De-Stressing for These Times (and All Times!)

I think poets naturally show a gratitude for life. We appreciate solitude for writing, and yet, perhaps when there is too much of it, like during the pandemic lockdown, it gets a little much for us all. Before the pandemic, I would make it a point to get out of my office twice a day to do errands, just to break up the long day.  Now, errands aren’t something I am doing.

I learned when I was in  my thirties, when I was facing a major, unexpected crisis, to be grateful for what I had, though it didn’t seem like I had much left at the time. I learned to practice affirmations, and to this day being grateful and affirmations are a way of life.

During the pandemic, I am eating a lot of canned food, something I didn’t do much of before. I’ve never been creative in the kitchen, in fact, I always do bad things in the kitchen. In my lifetime, I’ve only really mastered baking chicken and making rice krispie cakes with cereal and marshmallows. Mamma wouldn’t let me in the kitchen when I was growing up, because it was her sacred place, so I didn’t grow up with an appreciation for making my own food. I have relied a lot on eating out, particularly in my twilight years. Now, my eating-out routine has been “tabled,” no pun intended.

But rather than think, “Gee, this isn’t great food,” I am grateful to have food, as I think of those who don’t have anything. Rather than focus on negative thoughts, it’s  always good to replace the latter with positive ones for your mood, especially during sequestration.

At the very least, I hope people aren’t spending time at home drinking alcohol and eating obsessively, as this isn’t helpful for one’s well-being, especially now.

I try to sleep a little longer, so my mind is sharper, and I can strategize for future times when my work in meeting with people and doing writer’s events will be restored. Without things to plan for and look forward to, life doesn’t offer much. No matter what our predicament, we need to have hope and plan. Make a list for the short-term, like three months out, and of course, for the long tern, like a bucket list.

I look forward to enjoyable things, such as sitting out in the sun. Yesterday, it snowed here in the Midwest, and it was very gray. I look forward to May weather when things will be in bloom, as now the trees are still bare. It’s still a little cold for me to enjoy walking, but I keep the window open for fresh air and I hear robins in the morning. Hearing birds chitchat, reminds me that it’s life as usual for creatures, a soothing thought.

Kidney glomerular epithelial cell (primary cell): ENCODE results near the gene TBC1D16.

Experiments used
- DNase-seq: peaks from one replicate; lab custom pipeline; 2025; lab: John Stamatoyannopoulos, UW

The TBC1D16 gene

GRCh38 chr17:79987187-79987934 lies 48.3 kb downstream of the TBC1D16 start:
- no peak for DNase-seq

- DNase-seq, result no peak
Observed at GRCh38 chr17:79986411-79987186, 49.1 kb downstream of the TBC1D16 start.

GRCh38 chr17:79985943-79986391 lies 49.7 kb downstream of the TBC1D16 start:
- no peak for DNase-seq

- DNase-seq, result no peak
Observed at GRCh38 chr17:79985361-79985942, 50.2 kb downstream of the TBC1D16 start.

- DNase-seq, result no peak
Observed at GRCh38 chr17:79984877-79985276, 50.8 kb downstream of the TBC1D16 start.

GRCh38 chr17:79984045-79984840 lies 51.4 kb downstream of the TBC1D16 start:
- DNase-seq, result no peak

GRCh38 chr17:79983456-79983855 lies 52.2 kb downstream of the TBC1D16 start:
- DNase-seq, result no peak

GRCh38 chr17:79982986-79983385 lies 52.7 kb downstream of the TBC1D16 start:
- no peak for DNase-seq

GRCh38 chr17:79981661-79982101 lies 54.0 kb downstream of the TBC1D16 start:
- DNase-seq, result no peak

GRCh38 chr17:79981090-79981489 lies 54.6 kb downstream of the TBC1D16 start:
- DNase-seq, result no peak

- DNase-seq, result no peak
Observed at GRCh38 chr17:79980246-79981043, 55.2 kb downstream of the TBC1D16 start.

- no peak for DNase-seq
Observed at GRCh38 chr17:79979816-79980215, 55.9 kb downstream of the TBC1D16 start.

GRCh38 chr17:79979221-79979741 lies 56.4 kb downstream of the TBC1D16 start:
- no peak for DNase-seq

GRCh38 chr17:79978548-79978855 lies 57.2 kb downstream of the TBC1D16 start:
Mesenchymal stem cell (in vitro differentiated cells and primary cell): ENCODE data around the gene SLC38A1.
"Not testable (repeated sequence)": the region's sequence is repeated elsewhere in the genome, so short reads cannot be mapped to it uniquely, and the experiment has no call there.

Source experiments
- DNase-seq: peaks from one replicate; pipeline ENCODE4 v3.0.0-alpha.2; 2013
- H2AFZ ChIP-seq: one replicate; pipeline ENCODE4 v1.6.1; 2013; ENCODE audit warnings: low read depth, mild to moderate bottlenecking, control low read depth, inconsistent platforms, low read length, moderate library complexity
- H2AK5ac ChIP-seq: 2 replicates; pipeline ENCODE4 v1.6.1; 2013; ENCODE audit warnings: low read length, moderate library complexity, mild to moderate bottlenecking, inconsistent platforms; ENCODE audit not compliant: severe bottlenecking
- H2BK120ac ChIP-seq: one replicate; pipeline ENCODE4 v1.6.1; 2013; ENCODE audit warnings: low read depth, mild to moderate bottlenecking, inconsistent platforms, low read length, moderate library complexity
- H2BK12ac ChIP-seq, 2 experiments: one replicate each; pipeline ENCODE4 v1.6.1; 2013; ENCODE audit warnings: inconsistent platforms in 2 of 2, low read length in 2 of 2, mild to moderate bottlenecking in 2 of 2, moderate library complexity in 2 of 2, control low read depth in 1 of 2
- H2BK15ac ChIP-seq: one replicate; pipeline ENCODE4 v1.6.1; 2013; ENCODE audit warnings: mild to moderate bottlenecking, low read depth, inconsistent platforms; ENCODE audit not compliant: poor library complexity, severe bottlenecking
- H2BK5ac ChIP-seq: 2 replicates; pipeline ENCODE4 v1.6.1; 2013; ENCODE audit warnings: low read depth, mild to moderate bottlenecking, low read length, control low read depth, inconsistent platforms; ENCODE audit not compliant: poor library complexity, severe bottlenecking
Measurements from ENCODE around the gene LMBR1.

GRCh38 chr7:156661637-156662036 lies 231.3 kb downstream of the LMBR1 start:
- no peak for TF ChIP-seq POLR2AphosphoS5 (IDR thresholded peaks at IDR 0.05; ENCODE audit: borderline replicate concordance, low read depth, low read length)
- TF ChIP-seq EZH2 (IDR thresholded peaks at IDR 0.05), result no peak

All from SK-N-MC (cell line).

I also practice deep breathing with the window open. This helps my thought processes. I like to daydream about simple times and simpler living. At night, I watch light-hearted television, re-runs from the 1960s. I enjoy watching Barney Fife on the Andy Griffith Show. If only living simply and having community connections were still the same in the 21st century, as they were then. But maybe we can strive for that in some ways by connecting with those in our own neighborhoods. In the U.S., there is “NextDoor” online that allows us to connect for free with those in our immediate areas and share valuable ideas and resources– a good method of connecting.

And, since we are writers, we can still create and get published. I’ve never been one for journaling much, though some of my friends do it. With journaling, you can’t often share what you write and  get it published, as with other types of writing. That’s why I prefer writing poetry and short stories. So much of writing for me, at least, has to do with sharing and networking to get input on how  others perceive what I write. Hearing other people’s comments, gives me ideas for future work.

As far as my own creative work, I look forward to getting more poems published in the coming months. If  some of your work isn’t getting published, persist in submitting it to more places or revise it. And,  you can even email what you write to friends and family as a way of maintaining communication lines.

Writing is healing, and I thank the people who’ve already read my new poetry/reference book, Ripples of Air: Poems of Healing, and written to me about how the book personally speaks to them. As a reference book, it also provides exhaustive ideas on how writers can network with others to share the written word and to promote writing as a healing exercise.

Always connect with your fellow writers, and let them know how their written piece or book has affected you.RipplesCover020120.inddWriters shouldn’t hide in the shadows.  They need to share their work to keep up their momentum, motivation, and goal planning.